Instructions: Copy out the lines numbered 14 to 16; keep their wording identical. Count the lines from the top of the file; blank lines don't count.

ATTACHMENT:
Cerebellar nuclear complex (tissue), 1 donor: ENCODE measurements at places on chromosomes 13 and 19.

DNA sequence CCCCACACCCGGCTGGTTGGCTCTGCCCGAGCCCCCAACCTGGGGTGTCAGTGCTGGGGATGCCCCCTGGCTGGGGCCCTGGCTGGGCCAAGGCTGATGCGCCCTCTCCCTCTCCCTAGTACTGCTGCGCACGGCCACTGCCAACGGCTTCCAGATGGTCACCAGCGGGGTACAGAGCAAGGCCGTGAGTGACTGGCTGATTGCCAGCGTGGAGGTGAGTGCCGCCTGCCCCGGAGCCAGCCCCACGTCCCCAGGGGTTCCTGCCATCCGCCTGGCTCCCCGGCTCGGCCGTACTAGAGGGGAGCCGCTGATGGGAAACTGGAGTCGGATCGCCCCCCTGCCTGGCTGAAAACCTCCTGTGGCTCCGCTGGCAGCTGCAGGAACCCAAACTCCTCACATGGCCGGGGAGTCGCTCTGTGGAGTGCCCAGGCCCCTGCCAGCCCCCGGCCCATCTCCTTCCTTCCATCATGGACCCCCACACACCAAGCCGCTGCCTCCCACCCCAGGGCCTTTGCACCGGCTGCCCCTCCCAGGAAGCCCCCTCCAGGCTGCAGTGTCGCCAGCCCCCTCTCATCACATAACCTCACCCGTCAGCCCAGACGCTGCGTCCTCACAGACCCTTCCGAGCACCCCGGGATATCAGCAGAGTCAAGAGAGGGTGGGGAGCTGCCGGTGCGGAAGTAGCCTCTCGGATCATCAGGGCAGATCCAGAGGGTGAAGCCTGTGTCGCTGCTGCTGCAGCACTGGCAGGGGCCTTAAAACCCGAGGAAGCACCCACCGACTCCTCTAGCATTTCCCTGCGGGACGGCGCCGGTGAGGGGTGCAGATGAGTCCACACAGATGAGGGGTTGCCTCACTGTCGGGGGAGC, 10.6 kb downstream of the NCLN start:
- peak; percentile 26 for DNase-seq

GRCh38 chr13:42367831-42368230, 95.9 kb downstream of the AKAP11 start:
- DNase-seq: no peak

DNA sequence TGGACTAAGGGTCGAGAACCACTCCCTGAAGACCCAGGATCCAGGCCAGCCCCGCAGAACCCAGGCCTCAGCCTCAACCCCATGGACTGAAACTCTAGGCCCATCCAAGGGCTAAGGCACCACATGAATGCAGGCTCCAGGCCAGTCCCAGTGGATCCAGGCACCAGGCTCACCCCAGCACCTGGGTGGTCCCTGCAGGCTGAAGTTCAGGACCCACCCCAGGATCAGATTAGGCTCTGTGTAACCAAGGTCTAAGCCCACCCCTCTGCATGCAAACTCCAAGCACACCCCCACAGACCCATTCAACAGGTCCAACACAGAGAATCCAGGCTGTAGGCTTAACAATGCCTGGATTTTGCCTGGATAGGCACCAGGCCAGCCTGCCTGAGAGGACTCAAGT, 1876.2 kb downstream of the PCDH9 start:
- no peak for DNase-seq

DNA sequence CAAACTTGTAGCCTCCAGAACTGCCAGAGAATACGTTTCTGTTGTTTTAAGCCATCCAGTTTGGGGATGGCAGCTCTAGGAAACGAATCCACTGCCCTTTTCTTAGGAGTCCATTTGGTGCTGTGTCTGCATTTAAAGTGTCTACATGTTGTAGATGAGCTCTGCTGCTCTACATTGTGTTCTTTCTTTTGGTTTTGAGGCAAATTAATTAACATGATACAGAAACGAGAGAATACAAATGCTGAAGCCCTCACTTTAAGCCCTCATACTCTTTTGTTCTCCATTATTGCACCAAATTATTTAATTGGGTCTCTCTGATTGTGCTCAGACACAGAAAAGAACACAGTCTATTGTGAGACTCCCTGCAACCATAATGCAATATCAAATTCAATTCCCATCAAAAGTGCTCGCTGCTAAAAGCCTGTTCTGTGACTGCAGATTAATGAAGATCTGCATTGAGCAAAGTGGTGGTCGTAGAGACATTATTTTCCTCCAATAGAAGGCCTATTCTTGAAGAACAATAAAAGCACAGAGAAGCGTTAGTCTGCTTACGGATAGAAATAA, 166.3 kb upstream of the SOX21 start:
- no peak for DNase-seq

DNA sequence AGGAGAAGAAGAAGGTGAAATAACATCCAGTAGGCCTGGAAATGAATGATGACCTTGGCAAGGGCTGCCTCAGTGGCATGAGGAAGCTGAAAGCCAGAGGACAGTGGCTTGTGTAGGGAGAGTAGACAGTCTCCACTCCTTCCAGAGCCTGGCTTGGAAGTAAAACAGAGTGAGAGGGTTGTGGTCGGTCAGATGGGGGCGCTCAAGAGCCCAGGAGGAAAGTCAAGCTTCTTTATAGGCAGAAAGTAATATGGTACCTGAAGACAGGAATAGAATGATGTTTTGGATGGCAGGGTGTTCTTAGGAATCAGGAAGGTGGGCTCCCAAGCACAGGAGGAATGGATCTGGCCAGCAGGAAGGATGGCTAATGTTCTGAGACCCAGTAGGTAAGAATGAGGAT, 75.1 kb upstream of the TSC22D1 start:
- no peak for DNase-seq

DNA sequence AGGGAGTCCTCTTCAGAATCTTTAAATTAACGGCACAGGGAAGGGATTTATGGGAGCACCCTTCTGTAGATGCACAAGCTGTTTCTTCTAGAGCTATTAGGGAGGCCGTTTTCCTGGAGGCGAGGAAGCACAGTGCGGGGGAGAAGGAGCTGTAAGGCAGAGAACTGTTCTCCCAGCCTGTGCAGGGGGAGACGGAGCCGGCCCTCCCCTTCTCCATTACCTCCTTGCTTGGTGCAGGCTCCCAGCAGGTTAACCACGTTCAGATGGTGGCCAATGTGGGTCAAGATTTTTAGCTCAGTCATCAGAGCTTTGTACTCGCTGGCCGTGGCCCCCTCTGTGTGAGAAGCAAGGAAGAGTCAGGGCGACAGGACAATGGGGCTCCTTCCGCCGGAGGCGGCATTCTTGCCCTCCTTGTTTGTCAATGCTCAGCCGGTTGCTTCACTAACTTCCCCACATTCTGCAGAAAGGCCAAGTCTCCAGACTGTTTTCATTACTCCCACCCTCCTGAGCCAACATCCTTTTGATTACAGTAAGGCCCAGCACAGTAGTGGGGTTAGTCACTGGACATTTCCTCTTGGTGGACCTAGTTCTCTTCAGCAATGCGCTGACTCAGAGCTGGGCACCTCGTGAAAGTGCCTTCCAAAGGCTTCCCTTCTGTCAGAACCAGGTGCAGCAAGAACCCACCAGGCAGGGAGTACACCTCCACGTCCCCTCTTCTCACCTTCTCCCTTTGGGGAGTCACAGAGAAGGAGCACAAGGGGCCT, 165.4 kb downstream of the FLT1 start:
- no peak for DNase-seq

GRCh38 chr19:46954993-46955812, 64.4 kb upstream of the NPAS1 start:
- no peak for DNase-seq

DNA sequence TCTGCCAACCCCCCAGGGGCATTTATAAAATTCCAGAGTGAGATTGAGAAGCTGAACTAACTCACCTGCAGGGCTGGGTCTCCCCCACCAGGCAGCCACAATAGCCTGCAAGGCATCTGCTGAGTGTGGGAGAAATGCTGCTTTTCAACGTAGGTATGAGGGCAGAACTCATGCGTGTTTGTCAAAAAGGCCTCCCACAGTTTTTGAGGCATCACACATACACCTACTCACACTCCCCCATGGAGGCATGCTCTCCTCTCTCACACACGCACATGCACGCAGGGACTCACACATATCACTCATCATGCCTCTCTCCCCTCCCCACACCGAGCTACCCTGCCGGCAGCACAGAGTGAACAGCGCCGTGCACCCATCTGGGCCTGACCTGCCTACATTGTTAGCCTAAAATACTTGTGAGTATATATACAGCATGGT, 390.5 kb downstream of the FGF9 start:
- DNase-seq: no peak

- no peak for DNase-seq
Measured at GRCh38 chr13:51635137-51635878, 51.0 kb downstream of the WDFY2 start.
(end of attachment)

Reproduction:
GRCh38 chr19:46954993-46955812, 64.4 kb upstream of the NPAS1 start:
- no peak for DNase-seq

DNA sequence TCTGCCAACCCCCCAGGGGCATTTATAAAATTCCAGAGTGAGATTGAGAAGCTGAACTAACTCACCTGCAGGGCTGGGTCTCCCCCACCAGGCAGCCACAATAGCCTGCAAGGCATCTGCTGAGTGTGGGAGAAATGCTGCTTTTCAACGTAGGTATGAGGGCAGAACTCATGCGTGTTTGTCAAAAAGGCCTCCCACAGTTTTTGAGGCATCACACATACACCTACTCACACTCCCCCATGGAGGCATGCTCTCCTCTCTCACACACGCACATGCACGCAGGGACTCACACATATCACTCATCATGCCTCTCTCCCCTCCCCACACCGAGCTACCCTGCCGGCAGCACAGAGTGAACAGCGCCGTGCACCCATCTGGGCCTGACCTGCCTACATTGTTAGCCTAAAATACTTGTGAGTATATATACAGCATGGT, 390.5 kb downstream of the FGF9 start: